Thursday, February 26, 2009

Only If Convenient

Our National government is teaching us new things every day, it seems, and one of the latest is: gender equality is only for good economic times. Yes, you read that right; Tony Ryall announced this week that pay equity investigations in two departments would be cancelled because they would lead to pay demands which the government couldn't afford to meet. He is blatantly admitting that women are being paid less and deserve more, but denying them on the grounds of the economy. Labour instituted these pay equity inquiries, and we at Young Labour Christchurch believe that there is never a bad time for equality to be promoted, or for anyone to be paid a fair wage. We encourage everyone reading this to email Tony Ryall and tell him why he's wrong at, or to participate in the faxathon protest being organised by the fabulous ladies at The Hand Mirror. We assure you that we all will be!

Thursday, January 22, 2009

New Zealand's Housing Problems

During the support negotiations of the Emissions Trading Scheme (ETS) the Green party was able to secure a $1b fund to insulate homes around the country. During the election campaign National announced that they would scrap this fund citing lack of money in the budget to do so. I would argue that this is something that they can't afford not to do. Having lived in a cold damp flat last year I have experienced firsthand how your home can affect your health. I thought that I would share my story as an example but I am confident that my experience is not unique and I consider myself lucky to have had the option of shifting house.

I have always had mild asthma symptoms which have come and gone over the years but it has never been a major issue for me, until last year. As soon as I moved into the flat I began coughing at night and wheezing a lot during the day. This was largely controllable by inhalers until early in the winter when I got the flu which was going around Christchurch at the time. Every night for nearly two months I struggled to sleep because I couldn't stop coughing at night and I coughed during much of the day as well. It was only when I went to stay at my parents that I got a decent night's sleep. It took me nearly four months to fully recover from it. In the meantime it took its toll on me physically and mentally. I was tired and run down all the time and I struggled to keep up with assignments at uni.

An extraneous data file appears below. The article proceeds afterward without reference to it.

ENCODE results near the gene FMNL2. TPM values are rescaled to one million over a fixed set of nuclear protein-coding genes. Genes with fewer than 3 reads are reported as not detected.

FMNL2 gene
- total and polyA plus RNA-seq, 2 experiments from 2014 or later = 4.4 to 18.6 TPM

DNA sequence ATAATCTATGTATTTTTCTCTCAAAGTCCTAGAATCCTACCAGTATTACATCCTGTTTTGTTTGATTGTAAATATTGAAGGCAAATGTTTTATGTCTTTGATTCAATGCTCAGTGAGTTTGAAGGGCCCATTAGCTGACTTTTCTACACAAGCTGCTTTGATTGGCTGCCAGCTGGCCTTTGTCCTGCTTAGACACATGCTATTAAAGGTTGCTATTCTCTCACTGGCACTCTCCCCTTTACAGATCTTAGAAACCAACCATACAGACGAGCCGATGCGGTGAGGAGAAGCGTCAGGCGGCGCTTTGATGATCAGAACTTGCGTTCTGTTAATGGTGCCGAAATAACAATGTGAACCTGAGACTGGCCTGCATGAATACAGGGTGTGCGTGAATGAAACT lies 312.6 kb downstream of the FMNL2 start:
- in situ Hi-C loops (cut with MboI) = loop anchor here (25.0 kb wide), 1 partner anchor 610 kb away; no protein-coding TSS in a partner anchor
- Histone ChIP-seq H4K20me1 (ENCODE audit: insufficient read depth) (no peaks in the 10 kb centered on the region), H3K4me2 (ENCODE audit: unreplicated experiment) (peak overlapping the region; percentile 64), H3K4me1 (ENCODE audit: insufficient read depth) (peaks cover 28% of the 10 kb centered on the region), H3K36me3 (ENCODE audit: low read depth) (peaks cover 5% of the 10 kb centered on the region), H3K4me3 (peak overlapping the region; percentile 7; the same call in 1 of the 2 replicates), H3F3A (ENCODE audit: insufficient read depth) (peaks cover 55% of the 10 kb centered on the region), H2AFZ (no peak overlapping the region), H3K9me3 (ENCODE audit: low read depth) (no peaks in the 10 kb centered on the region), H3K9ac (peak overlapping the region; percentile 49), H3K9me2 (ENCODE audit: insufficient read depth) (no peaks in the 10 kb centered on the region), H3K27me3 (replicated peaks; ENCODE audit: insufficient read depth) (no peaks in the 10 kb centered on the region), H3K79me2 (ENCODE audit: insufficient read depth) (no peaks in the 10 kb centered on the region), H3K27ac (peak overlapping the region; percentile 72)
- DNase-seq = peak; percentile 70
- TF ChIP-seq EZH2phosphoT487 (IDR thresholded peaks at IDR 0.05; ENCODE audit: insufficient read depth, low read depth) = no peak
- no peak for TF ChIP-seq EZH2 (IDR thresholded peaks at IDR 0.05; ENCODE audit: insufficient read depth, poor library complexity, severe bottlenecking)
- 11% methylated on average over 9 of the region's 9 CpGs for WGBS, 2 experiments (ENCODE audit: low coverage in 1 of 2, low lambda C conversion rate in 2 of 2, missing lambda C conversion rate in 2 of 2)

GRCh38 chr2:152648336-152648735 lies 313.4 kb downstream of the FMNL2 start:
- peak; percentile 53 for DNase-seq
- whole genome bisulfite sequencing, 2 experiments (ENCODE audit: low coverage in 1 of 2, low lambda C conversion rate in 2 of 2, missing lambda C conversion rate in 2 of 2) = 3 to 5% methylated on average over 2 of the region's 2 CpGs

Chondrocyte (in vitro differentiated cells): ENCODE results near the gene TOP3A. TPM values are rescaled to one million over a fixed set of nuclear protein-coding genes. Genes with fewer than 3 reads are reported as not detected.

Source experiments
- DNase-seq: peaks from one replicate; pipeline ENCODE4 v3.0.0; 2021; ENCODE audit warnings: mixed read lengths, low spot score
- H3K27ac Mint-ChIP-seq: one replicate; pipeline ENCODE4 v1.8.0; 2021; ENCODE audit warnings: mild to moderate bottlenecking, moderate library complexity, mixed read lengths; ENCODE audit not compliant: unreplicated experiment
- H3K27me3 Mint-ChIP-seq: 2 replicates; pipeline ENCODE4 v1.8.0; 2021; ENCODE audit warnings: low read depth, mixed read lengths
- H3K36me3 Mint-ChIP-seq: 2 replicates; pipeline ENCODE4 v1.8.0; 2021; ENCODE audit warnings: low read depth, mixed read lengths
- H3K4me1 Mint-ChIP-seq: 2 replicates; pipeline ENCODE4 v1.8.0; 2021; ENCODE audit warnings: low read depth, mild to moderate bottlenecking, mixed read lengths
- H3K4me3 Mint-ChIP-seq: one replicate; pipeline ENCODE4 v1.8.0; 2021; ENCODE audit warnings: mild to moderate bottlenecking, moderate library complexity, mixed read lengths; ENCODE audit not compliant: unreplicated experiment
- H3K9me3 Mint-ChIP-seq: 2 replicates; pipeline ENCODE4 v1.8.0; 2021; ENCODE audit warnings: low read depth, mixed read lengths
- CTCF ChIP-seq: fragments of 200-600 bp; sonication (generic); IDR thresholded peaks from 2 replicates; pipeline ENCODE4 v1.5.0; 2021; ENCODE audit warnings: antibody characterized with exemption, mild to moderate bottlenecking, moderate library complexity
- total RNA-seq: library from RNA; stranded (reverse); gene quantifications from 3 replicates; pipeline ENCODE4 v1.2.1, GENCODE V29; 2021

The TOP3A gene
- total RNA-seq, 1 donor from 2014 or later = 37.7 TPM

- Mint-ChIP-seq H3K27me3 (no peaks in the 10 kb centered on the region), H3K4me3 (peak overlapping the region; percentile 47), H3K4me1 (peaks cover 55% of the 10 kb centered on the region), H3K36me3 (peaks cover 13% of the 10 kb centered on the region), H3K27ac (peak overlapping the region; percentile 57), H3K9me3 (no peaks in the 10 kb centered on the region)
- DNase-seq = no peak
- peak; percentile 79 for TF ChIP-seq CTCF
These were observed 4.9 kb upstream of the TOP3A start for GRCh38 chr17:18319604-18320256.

It is no coincidence that when I moved into my flat my asthma symptoms flared up or that I coughed every night. The house that made me sick had no insulation and no heating and what was worse was that when I moved out and pulled the bed right out I found mould growing along the wall - it was that damp in my bedroom. It is because of my experience that I feel so strongly about this issue. It is also an issue that affects the population disproportionately, creating distinct inequalities between groups of people. The people that are forced to live in houses such as this are unable to afford an alternative. There are also many children suffering ill health as a result of poor quality housing. Is it any wonder that New Zealand has one of the highest child asthma rates in the world?

Insulating and heating homes are such simple solutions to a whole range of health issues. It also makes life that little bit better for people if they know that they are going home to a warm house that isn't going to make them sick. National's proposal to bring forward their $15million spending project just doesn't go far enough and will barely scratch the surface of the housing issues we have in New Zealand.

Barack Obama

I was one of many New Zealanders who got up early Wednesday morning to watch Barack Obama being sworn in as the 44th President of the United States. To me Obama's inauguration speech can be compared to Martin Luther King Jr.'s I have a dream speech. While many journalists have analysed what his speech means in terms of policy, I thought a good idea would be to get everyone to leave a comment on what Obama's election means to them. To get the ball rolling I have included a paragraph on my thoughts on Obama's speech.

Firstly what his speech signalled was the end of an era and a new beginning. We all know what the US has been in the past, but I can't see how it can possibly carry on down that path, and fortunately this was a key theme of Obama's speech. I was impressed by his commitments to the environment, reforming the education system, and of course making progress towards a universal health care system. These of course are policies that America has long needed but what excited me the most was his commitment to being a responsible world leader by dealing with poverty issues in the world, and also his wish for peace in the Middle East. I'm excited about Obama's election and I can't wait to see what his next move is and how he will go about achieving these amazing goals.